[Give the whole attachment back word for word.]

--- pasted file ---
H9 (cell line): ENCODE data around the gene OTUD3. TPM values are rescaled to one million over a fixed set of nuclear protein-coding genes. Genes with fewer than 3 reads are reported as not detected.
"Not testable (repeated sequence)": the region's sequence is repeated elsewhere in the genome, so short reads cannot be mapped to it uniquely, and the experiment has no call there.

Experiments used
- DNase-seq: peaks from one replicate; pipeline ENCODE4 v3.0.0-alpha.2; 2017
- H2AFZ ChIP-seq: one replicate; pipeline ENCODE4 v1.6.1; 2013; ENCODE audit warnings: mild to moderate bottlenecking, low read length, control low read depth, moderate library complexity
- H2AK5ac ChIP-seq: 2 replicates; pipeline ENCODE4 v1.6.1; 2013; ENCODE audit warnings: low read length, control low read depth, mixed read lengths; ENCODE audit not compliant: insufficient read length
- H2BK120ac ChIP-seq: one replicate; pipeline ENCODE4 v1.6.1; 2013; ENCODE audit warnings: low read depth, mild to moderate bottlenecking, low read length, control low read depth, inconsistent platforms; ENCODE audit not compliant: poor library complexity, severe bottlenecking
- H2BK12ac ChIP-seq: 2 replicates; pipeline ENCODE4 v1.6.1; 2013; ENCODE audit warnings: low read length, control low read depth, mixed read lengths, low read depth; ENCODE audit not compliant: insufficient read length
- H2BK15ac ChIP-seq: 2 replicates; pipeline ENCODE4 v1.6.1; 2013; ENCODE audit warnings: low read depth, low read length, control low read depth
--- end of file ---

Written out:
H9 (cell line): ENCODE data around the gene OTUD3. TPM values are rescaled to one million over a fixed set of nuclear protein-coding genes. Genes with fewer than 3 reads are reported as not detected.
"Not testable (repeated sequence)": the region's sequence is repeated elsewhere in the genome, so short reads cannot be mapped to it uniquely, and the experiment has no call there.

Experiments used
- DNase-seq: peaks from one replicate; pipeline ENCODE4 v3.0.0-alpha.2; 2017
- H2AFZ ChIP-seq: one replicate; pipeline ENCODE4 v1.6.1; 2013; ENCODE audit warnings: mild to moderate bottlenecking, low read length, control low read depth, moderate library complexity
- H2AK5ac ChIP-seq: 2 replicates; pipeline ENCODE4 v1.6.1; 2013; ENCODE audit warnings: low read length, control low read depth, mixed read lengths; ENCODE audit not compliant: insufficient read length
- H2BK120ac ChIP-seq: one replicate; pipeline ENCODE4 v1.6.1; 2013; ENCODE audit warnings: low read depth, mild to moderate bottlenecking, low read length, control low read depth, inconsistent platforms; ENCODE audit not compliant: poor library complexity, severe bottlenecking
- H2BK12ac ChIP-seq: 2 replicates; pipeline ENCODE4 v1.6.1; 2013; ENCODE audit warnings: low read length, control low read depth, mixed read lengths, low read depth; ENCODE audit not compliant: insufficient read length
- H2BK15ac ChIP-seq: 2 replicates; pipeline ENCODE4 v1.6.1; 2013; ENCODE audit warnings: low read depth, low read length, control low read depth